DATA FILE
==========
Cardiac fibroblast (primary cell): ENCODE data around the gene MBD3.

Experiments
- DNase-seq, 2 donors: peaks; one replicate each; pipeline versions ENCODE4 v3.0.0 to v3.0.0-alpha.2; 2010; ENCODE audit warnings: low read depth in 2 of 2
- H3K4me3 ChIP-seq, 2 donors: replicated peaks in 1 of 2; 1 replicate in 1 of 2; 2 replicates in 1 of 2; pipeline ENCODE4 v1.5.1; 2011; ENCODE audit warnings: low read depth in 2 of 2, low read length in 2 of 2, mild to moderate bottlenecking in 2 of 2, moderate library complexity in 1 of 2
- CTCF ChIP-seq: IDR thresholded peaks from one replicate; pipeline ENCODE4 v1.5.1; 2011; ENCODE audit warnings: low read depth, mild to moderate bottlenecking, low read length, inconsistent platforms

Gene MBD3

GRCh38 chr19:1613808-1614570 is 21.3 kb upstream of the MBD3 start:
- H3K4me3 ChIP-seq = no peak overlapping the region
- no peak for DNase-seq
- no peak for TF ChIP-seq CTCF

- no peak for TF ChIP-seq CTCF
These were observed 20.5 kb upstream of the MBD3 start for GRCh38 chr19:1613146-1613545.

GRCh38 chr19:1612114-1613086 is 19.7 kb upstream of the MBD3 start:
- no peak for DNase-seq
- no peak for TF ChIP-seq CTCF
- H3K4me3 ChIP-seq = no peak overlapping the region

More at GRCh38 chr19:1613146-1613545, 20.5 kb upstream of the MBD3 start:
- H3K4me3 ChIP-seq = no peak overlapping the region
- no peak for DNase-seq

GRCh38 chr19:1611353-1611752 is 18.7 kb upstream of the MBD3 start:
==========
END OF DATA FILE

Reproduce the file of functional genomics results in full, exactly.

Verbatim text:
Cardiac fibroblast (primary cell): ENCODE data around the gene MBD3.

Experiments
- DNase-seq, 2 donors: peaks; one replicate each; pipeline versions ENCODE4 v3.0.0 to v3.0.0-alpha.2; 2010; ENCODE audit warnings: low read depth in 2 of 2
- H3K4me3 ChIP-seq, 2 donors: replicated peaks in 1 of 2; 1 replicate in 1 of 2; 2 replicates in 1 of 2; pipeline ENCODE4 v1.5.1; 2011; ENCODE audit warnings: low read depth in 2 of 2, low read length in 2 of 2, mild to moderate bottlenecking in 2 of 2, moderate library complexity in 1 of 2
- CTCF ChIP-seq: IDR thresholded peaks from one replicate; pipeline ENCODE4 v1.5.1; 2011; ENCODE audit warnings: low read depth, mild to moderate bottlenecking, low read length, inconsistent platforms

Gene MBD3

GRCh38 chr19:1613808-1614570 is 21.3 kb upstream of the MBD3 start:
- H3K4me3 ChIP-seq = no peak overlapping the region
- no peak for DNase-seq
- no peak for TF ChIP-seq CTCF

- no peak for TF ChIP-seq CTCF
These were observed 20.5 kb upstream of the MBD3 start for GRCh38 chr19:1613146-1613545.

GRCh38 chr19:1612114-1613086 is 19.7 kb upstream of the MBD3 start:
- no peak for DNase-seq
- no peak for TF ChIP-seq CTCF
- H3K4me3 ChIP-seq = no peak overlapping the region

More at GRCh38 chr19:1613146-1613545, 20.5 kb upstream of the MBD3 start:
- H3K4me3 ChIP-seq = no peak overlapping the region
- no peak for DNase-seq

GRCh38 chr19:1611353-1611752 is 18.7 kb upstream of the MBD3 start: